keep track of the number of pulls of the lever and the amount of rewards we have received from that lever. For example: 20% of the time, we choose a lever at random. The other 80% of the time, we choose the lever that has the highest expectation of rewards.
In computer science, a greedy algorithm is one that always takes the action that seems best at that moment. So, an epsilongreedy algorithm is almost a fully greedy algorithm – most of the time it picks the option that makes sense at that moment.

def choose(): if math.random() < 0.1: # exploration! # choose a random lever 10% of the time. else: # exploitation! # for each lever, # calculate the expectation of reward. # This is the number of trials of the lever divided by the total reward # given by that lever. # choose the lever with the greatest expectation of reward. # increment the number of times the chosen lever has been played. # store test data in redis, choice in session key, etc.. def reward(choice, amount): # add the reward to the total for the given lever.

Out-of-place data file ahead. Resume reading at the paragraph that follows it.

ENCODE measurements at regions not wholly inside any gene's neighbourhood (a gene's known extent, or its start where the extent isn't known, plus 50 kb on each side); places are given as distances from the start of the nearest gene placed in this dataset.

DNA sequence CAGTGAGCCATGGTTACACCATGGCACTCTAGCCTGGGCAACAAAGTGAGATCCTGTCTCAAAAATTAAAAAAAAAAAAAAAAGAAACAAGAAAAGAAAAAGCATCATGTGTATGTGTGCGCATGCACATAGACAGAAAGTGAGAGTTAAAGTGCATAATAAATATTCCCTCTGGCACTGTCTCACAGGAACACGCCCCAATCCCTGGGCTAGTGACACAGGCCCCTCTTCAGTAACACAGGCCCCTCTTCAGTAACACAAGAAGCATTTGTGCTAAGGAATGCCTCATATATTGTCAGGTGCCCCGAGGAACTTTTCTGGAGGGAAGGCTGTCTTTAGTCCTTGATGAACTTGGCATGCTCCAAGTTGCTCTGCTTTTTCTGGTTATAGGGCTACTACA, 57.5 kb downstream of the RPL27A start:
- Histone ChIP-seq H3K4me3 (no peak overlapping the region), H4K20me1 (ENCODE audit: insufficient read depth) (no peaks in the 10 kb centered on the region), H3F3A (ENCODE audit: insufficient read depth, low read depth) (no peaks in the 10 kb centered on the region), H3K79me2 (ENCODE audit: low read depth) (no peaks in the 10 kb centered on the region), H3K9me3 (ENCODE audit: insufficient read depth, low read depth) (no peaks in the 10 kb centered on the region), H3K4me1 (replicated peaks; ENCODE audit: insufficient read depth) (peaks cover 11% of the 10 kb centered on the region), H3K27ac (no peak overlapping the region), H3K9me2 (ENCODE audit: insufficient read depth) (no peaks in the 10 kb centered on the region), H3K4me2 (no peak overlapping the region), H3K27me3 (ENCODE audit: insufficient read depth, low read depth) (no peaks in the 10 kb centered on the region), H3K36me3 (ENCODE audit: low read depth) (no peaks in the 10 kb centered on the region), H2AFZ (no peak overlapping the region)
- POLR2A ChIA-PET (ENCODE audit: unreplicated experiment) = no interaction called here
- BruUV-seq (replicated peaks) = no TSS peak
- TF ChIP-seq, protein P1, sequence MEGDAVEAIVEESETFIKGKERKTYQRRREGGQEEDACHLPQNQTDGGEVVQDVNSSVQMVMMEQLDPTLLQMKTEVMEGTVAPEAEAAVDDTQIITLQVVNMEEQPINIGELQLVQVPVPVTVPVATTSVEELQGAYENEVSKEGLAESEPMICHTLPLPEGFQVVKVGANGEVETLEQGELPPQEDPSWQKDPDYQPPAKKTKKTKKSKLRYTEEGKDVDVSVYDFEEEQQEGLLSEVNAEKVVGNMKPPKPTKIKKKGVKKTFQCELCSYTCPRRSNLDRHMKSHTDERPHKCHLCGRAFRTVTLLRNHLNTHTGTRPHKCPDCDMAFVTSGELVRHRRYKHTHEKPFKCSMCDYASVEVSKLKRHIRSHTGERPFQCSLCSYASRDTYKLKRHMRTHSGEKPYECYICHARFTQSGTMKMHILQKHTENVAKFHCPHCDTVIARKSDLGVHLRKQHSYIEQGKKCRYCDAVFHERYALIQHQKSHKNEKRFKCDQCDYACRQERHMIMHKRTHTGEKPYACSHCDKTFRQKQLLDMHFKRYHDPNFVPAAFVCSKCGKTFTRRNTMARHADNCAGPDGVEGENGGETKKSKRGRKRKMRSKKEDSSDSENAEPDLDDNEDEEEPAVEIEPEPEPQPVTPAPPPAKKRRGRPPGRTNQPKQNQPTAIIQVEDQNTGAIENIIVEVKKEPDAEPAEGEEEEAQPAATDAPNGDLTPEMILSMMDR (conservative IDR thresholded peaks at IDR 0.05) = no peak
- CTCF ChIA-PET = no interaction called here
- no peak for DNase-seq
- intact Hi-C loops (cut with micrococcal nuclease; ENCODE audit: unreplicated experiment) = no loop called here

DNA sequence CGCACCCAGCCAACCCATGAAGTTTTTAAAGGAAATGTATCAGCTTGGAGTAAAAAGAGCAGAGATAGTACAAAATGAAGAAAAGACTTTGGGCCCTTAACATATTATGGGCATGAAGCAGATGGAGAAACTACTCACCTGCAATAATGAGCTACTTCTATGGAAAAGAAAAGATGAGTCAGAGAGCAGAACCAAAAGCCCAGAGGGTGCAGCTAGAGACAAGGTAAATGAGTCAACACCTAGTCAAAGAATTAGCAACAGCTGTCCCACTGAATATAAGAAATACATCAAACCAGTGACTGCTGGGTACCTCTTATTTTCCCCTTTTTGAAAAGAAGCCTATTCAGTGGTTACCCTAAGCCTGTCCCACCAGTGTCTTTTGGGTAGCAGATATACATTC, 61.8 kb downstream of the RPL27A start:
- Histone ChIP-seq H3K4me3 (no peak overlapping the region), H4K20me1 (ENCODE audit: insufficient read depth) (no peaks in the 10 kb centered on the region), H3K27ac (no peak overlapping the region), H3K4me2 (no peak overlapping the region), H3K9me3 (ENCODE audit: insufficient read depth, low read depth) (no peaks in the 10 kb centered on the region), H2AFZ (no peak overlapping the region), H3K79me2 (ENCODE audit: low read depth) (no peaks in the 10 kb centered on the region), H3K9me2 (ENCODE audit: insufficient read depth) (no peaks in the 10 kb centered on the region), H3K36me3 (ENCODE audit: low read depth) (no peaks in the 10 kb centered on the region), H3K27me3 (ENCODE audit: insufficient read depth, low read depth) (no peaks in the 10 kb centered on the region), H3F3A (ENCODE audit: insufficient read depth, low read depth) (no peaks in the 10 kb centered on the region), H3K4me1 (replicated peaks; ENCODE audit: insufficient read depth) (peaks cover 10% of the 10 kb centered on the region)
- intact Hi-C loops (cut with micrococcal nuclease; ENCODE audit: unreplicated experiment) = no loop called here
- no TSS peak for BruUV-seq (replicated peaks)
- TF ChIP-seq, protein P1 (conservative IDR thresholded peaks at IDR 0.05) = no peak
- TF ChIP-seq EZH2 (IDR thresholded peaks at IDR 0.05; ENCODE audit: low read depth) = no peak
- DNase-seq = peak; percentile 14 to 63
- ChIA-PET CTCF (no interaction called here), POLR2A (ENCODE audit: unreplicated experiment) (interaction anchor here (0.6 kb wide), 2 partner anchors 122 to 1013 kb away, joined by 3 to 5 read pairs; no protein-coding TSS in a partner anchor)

Explore: randomly select action certain percent of time (say 20%)
Exploit (play greedy): pick the current best percent of time (say 80%)
There are some pros and cons to the epsilonGreedy method. Pros include:
It’s simple and easy to implement.
It’s usually effective.
It’s not as affected by seasonality.
 Explorefirst
 Bagging
 Online cover
Advantages
 Optimum strategy for maximum successes.
 No requirement for predetermined sample sizes or other parameters.
 Codifying the process arguably makes adhoc alterations (phacking) less likely.
 Higher levels of significance become practical.
 Unlimited peeking.
 The test can incorporate prior knowledge or risk assessment, via the choice of the initial sampling weights.
Disadvantages
 Sampling ratios must be adjusted. Google Analytics content experiments already run multiarmed bandit tests for you, but for other tools you may need to use acalculator and update the sampling ratio yourself.
 Convergence is slower relative to total sample size. A fixed 50/50 sampling ratio aims for the fewest total samples, whereas multiarmed bandit aims for the fewest total failures.
MAB vs A/B testing: practical considerations
MAB: Find a good enough variant, while maximizing return, versions with the higher conversion rate receive a higher proportion of traffic